JavaScript is one of the most popular programming languages out there for web development.

The dynamic values passed in a JavaScript function can change when the function gets called in another location in the code. The keywords we use to name these data are parameters and arguments, but some developers confuse them.

In this article, you will learn about parameters and arguments and what they are, along with where and when to use them.

### Table of Contents

- Introduction to JavaScript functions
- How to use Parameters and Arguments in a function
- The power of arguments
- Conclusion

ADVERTISEMENT

## Introduction to JavaScript Functions

One of the fundamental building blocks in JavaScript programming is a function. It’s a block of code designed to perform a particular task.

Functions are reusable code which you can use anywhere in your program. They eliminate the need to repeat the same code all the time.

To use functions in a powerful way, you can pass values in a function to use them.

Here is an example of a function:

```
function add(){ return 2 + 3
} add()
```

This is a function declaration, the name of the function is `add`

, and it was called after the function with `add()`

. The result of the function will be 5.

Let’s introduce parameters and arguments in the function.

ADVERTISEMENT

## How to Use Parameters and Arguments in a Function

Take a look at our function code now:

```
function add(x, y){ return x + y
} add(2, 3)
```

We have introduced x and y here and changed the location of the 2 and 3. x and y are the parameters while 2 and 3 are the arguments here.

A **parameter** is one of the variables in a function. And when a method is called, the **arguments** are the data you pass into the method’s parameters.

When the function is called with `add(2, 3)`

the arguments 2 and 3 are assigned to x and y, respectively. This means that in the function, x will be replaced with 2 and y will be replaced with 3.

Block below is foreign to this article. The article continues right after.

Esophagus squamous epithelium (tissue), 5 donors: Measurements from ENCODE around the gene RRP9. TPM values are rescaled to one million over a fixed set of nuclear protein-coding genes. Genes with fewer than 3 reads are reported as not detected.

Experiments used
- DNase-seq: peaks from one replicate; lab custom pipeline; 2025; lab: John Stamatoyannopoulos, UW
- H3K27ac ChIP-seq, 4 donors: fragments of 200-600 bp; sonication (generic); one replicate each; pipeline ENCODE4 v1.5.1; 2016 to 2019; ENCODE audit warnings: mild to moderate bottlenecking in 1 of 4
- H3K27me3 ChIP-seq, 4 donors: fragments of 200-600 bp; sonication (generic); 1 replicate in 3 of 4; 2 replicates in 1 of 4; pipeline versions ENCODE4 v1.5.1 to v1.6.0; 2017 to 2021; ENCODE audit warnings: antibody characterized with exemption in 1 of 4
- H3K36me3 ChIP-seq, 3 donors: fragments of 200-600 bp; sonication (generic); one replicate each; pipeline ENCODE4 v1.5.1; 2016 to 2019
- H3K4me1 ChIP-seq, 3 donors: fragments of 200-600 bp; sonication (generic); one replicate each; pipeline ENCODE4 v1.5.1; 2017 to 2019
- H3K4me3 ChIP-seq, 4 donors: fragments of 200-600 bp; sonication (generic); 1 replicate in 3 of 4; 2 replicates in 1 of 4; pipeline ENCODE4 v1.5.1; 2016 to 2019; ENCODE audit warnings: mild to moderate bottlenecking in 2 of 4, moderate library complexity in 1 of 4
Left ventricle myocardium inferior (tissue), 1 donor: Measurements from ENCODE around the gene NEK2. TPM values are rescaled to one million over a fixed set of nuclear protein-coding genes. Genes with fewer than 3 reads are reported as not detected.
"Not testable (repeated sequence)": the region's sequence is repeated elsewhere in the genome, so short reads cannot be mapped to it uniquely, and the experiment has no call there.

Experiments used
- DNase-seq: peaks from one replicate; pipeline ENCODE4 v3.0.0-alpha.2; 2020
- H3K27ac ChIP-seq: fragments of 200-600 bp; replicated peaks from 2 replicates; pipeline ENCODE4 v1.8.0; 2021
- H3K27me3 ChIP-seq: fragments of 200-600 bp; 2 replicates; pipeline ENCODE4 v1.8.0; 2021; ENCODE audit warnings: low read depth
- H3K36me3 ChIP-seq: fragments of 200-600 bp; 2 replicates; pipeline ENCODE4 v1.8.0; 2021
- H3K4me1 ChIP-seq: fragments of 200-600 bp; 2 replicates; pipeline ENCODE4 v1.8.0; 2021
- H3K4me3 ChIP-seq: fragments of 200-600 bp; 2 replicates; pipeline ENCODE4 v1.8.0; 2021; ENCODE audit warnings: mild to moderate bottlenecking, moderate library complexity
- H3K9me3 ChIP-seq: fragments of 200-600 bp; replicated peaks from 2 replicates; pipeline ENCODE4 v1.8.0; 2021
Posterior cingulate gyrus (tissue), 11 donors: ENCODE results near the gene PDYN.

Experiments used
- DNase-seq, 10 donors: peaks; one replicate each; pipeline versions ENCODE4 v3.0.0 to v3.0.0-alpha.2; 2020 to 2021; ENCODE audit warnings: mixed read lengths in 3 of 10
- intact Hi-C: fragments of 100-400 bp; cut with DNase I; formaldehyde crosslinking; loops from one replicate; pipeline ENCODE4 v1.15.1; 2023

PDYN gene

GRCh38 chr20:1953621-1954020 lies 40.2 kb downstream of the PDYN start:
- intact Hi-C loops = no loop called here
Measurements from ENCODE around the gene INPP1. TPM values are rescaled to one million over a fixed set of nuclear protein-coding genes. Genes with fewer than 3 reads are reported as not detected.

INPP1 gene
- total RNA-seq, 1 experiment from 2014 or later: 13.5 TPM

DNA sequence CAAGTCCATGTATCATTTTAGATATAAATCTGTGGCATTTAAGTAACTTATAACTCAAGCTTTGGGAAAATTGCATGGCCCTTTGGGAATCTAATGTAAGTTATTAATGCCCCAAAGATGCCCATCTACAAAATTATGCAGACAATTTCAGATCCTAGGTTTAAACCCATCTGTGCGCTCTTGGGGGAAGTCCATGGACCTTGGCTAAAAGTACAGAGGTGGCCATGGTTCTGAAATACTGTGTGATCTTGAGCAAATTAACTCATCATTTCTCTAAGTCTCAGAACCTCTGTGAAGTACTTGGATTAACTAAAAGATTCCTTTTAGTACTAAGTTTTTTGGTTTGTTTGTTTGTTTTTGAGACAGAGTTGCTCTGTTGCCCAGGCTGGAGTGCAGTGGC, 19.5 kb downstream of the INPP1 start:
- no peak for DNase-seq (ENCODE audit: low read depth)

If the function is called with a different argument, the same applies. Parameters are like placeholders for function arguments.

ADVERTISEMENT

## The Power of Arguments

We can use arguments more efficiently when we want to make functions more re-useable, or when we want to make calling functions inside another functions more powerful.

Here is an example:

```
function add(x, y){ return x + y
} function multiply(a, b, c){ // a = 1, b = 2, c = 3 const num1 = add(a, b) // num1 = add(1, 2) = 3 const num2 = add(b, c) // num2 = add(2, 3) = 5 return num1 * num2 // 15
} multiply(1, 2, 3)
// returns 15
```

The first function `add()`

has two parameters, x and y. The function returns the addition of the two parameters.

The second function `multiply()`

has three parameters: inside the function, two variables are declared in it, `num1`

and `num2`

. `num1`

will store the value of the result of `add(a, b)`

, and `num2`

will store the value of the result of `add(b, c)`

. At the end the `multiply`

function will return the value of `num1`

multiplied by `num2`

.

`multiply`

is called with three arguments which are 1, 2 and 3. `add(a, b)`

will be `add(1, 2)`

which will return 3. `add(b, c)`

will be `add(2, 3)`

which will return 5.

`num1`

will have the value of 3 while `num2`

will be 5. `num1 * num2`

will return 15.

Arguments are passed in the `multiply`

function which are also used as arguments for the `add`

function.

ADVERTISEMENT

## Conclusion

Using parameters and arguments can be confusing at times, especially if you are just learning them. But if you first properly learn what a function is and how it works, you will understand parameters and arguments easily.

Thanks for reading this article. If you enjoyed it, consider sharing it to help other developers.

You can reach me on Twitter, LinkedIn and GitHub.

Happy Learning.

If you read this far, tweet to the author to show them you care.